Using your speed and rpm numbers, your prop slip calculates (how well the prop is hooking up) at 7.7% slip which is awesome. Using a 17” pitch Trophy the engine rpm should raise 300 rpm to 5500 but the speed would unfortunately drop to 42.5 – 43 mph; faster planing but reduced top speed. A 21” pitch would drop the engine speed by 300 rpm to 4900; below the recommended range. I think you’re there with your set up. Enjoy.
      Scott

  43. Hi
    I have a Trito 18 XS with :
    200 HP Mercury Verado
    Revolution 4 prop 23 Pitch
    RPM 5900
    Max Speed 59 MPH
    Im looking to be over 60+ MPH

    What would recommend for this case , maybe a Fury 24??
    TKS

    1. Jose,
      Your engines rpm range is 5800 to 6400 and the 23″ pitch Rev 4 has the engine at the low end. The Fury’s run high in pitch. The 24″ pitch Fury could lower your engine speed by 100 to 150 rpm. It appears your boat runs good with the 4 blade so consider running the 24″ pitch Bravo I FS. The Bravo I FS is designed for a move up in pitch so running a 24” pitch should give your motor an additional 100 to 150 rpm with a great potential for increasing your speed by 2 mph.
      Scott

  44. I’m running a tuffy 1890 with 150 verado an 19p tempest. 49.5 to 50.5 @6250rpm. My problem is poor holeshot,mid range response,slight porpise mid range,an falls off plane at anything less than 19mph. Will this motor handle the 20p bravo 1 fs. My motor is mounted low,second hole,so I feel I could raise a hole is I do need to. Or am I better off with a different idea?

    1. Greg,
      I agree with you about raising your engine. Raising it should offer additional rpm. I really like the idea of running the 20” pitch Bravo I FS. In addition to enhanced planing performance, you will notice you will be able to stay on plane at slower speeds as well. And, the stern and bow lifting characteristics of the FS should eliminate the porpoising.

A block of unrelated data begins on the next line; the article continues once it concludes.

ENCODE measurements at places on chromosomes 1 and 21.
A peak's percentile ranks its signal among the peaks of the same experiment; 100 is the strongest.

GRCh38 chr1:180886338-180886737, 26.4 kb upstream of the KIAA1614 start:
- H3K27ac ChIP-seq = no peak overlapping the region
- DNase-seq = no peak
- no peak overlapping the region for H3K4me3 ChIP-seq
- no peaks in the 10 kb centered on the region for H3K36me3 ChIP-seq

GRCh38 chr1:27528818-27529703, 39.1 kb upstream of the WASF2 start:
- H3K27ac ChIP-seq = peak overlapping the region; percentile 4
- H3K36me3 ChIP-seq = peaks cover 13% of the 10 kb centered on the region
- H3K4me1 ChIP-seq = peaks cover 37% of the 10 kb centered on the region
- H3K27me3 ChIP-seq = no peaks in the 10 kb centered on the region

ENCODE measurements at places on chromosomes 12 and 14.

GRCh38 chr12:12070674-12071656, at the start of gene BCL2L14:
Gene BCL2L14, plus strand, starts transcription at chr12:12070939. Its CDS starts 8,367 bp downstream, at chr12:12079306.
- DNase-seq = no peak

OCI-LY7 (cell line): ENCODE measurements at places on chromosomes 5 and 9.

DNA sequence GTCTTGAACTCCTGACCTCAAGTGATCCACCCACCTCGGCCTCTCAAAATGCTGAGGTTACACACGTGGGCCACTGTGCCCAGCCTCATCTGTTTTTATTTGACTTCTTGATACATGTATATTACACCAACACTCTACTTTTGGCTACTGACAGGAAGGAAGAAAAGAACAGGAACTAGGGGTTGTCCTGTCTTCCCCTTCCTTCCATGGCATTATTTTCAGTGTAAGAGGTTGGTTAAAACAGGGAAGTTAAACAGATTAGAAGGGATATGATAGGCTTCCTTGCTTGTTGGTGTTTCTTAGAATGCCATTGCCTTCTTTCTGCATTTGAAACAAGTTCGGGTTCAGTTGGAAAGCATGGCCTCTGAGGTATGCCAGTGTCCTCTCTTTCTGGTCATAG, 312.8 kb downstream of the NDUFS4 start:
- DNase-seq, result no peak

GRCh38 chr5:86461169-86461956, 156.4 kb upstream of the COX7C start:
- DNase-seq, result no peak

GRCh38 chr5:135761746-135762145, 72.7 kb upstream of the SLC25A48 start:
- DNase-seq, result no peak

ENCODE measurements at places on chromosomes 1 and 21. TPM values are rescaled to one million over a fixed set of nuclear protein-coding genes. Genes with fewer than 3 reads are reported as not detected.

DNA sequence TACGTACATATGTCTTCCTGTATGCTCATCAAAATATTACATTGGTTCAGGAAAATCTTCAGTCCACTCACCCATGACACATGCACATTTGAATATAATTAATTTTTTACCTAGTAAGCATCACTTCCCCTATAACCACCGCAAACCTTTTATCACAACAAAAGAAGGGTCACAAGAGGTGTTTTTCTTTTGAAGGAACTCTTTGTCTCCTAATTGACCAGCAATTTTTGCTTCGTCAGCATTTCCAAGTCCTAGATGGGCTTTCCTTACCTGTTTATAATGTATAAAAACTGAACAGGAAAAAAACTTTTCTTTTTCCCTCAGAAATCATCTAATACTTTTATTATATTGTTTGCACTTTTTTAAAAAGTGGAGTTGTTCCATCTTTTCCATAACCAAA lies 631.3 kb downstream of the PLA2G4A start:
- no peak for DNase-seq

Scott

      1. Scott
        I did find the issue with my holeshot,a panther trim shim had been installed between the transom an the motor,unfortunately it had been installed upside down,not allowing the motor to fully trim in. Holeshot is now acceptable,but I’m still thinking of trying the fs for better control at low speeds. The speeds/rpm listed above were fully loaded,51 gals,pro kicker,3guys,3 batteries an full gear it was pulling the tempest 19 @6250 50mph. So will raising the motor a hole an running a 20p fs be in the safe range for rpm? Or since the bravo is pitched lighter according to this thread will the motor raise get me to close to the rev limiter?
        The amount of weight in the boat does not seem to have much if any effect on the top end of this boat in either rpm or mph.

        1. Greg,
          If you keep maintain your engine height, the 20″ pitch Bravo I FS will offer similar rpm to the 19″ Tempest. If you raise the engine one hole or .75″ consider moving up to the 21″ pitch FS with the engine speed steady at around 6200 rpm.
          Scott

  45. Scott

    I have been fortunate enough to run The bravo I XS in 22 and 24 P on my rig. I am looking for input on which pitch to order. I am running an 04 621 ranger with a 250 opti xs and a 6″ hydraulic jackplate. with the 22P I ran 58.5 mph and was bumping the rev limiter at 5850 at wot and not much trim. with the 24P I was able to run 61.5mph at 5650 at wot and full trim. Both runs were with 1 person, 1/2 tank of fuel and a small load. both props slipped some with all 8 holes open. once the props hooked up performance was good. the 24P was a bit slow to accelerate after it hooked up. with the 1/2″ pitch incraments available, I am not sure where I should land in between the 22 and 24P? I do fish tourneys in all big water conditions. Thanks for any input in advance!